To evaluate the impact of the High Court on Australia's federal experience, it's important to discuss the High Court, ideas of centralism and federalism and the five phases of the High Court.
The High Court of Australia is the superior court of the Australian hierarchy of courts. It's the only court that's directly established by the Australian Constitution. It has original jurisdiction over constitutional disputes (interpreting the constitution) and appellant jurisdiction over all civil and criminal law in Australia (highest court of appeal). The HCA also resolves inter se disputes between the Commonwealth and States. Generally the HCA only hears State and Commonwealth disputes and Supreme Court cases (civil and criminal appeals) due to how expensive it is to be heard by the High Court. Also the HCA can refuse to hear some cases, and will sometimes refuse to hear cases apart from those mentioned above.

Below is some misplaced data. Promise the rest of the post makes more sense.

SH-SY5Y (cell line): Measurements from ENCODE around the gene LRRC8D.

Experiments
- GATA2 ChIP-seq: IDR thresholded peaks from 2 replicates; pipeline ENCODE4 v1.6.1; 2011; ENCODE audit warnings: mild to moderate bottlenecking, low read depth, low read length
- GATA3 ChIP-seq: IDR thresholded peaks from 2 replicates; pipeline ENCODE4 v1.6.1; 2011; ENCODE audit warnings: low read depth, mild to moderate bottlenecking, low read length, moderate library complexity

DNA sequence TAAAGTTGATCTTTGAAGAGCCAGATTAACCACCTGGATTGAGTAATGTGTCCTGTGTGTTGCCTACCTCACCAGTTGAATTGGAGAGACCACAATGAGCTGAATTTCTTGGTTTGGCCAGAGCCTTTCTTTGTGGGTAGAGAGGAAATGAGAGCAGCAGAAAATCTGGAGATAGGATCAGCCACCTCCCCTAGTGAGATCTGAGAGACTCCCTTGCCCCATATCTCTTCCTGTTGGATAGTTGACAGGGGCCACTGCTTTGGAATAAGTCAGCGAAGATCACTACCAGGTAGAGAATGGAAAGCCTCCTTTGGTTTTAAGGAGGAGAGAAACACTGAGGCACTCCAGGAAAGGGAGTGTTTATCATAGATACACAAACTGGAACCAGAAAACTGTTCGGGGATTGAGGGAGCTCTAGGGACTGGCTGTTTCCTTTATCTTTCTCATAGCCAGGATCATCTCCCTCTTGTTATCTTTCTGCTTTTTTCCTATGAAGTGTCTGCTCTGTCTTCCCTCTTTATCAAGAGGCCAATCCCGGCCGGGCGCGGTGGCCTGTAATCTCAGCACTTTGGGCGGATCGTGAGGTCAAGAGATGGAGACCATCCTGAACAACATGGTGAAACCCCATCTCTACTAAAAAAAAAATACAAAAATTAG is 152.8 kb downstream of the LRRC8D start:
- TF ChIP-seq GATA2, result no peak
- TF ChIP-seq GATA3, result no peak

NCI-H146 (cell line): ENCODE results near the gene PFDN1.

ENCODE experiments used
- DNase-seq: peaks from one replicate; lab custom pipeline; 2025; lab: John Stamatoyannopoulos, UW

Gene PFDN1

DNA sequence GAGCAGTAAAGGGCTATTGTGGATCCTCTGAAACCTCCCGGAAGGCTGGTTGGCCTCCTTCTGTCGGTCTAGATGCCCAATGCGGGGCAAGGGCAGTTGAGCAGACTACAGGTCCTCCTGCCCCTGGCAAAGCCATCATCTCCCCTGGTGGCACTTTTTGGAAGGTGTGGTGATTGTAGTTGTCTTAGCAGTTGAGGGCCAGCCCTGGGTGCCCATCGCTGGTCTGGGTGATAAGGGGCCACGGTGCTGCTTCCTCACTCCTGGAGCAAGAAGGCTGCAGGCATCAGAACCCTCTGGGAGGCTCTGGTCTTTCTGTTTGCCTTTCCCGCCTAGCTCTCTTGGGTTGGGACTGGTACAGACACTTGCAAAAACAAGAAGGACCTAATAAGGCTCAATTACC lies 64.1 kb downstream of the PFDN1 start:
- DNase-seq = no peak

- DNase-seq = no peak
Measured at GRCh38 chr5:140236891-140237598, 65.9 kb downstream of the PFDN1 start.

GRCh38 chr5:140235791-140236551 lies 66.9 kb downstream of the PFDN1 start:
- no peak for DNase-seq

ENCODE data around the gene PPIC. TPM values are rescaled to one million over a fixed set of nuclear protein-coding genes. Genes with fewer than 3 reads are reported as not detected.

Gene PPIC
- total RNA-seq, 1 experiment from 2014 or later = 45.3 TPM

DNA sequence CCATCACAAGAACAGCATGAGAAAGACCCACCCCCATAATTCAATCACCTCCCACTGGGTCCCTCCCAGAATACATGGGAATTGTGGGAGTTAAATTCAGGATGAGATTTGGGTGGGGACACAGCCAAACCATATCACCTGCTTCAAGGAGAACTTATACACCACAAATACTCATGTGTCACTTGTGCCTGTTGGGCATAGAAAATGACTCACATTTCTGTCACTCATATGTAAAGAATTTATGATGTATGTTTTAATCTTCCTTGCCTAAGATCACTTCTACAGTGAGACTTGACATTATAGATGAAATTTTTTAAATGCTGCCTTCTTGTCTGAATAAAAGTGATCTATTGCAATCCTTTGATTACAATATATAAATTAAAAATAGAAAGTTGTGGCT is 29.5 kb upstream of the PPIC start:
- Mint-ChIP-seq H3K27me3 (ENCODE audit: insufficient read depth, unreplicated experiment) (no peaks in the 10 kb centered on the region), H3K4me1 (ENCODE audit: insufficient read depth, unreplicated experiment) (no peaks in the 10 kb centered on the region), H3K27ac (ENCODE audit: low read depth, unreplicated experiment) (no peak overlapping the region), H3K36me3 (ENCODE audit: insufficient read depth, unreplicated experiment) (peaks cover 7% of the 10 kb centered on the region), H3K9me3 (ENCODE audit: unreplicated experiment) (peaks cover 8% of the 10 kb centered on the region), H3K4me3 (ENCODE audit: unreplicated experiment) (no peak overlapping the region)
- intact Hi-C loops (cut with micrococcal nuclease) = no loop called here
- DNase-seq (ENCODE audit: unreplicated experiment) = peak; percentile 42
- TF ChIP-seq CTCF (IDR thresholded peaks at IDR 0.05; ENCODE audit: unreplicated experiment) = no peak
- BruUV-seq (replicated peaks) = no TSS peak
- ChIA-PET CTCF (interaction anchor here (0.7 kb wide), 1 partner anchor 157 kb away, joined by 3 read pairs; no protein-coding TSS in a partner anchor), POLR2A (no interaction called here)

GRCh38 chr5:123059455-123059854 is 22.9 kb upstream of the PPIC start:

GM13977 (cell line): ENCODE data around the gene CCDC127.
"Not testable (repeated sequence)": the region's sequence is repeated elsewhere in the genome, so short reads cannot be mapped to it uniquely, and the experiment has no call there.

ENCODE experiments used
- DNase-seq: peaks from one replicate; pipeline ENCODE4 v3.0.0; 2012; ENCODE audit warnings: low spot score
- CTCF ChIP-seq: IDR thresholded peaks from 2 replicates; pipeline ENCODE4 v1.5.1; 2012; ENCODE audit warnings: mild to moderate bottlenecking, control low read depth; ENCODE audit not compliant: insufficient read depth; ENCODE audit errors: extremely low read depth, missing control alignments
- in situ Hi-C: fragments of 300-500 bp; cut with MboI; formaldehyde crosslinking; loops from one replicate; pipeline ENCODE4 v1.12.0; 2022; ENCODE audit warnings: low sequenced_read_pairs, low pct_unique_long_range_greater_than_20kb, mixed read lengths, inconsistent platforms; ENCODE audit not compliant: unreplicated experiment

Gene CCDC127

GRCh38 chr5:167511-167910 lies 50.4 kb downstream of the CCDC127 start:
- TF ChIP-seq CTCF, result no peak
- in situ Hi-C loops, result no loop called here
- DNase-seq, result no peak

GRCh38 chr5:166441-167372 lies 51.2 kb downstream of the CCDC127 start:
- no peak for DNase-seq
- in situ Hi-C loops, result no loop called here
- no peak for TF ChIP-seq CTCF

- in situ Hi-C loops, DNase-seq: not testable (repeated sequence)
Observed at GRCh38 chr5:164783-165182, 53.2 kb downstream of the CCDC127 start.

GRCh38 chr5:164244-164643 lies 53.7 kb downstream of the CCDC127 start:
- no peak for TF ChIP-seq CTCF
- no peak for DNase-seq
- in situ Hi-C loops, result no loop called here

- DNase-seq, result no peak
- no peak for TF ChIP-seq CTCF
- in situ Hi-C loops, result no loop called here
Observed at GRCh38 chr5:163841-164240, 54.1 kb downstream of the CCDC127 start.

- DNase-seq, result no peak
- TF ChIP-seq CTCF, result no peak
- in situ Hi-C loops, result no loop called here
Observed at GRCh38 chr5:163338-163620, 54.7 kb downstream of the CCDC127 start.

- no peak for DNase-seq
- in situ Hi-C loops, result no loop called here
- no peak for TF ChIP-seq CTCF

The doctrine of 'separation of powers' says that the judiciary should be independent of the executive and legislature.
Although, the High Court has become more of a political institution than a legal institution, which means that, the High Court (Judiciary) is becoming less independent from the Executive and Legislature. High Court judges are appointed by the Governor General on the advice of the Prime Minister and Cabinet. This can cause controversy due to the possible political and ideological bias of the judges. The High Court can interpret the Constitution in different ways. It can be interpreted so that rulings are based on the effect it will have on the Division of Powers. There's also the legalist approach, which is that the constitution should be interpreted like any statute, with the emphasis placed on the actual words rather than on how the decision may affect the division of powers.
The High Court has gone through...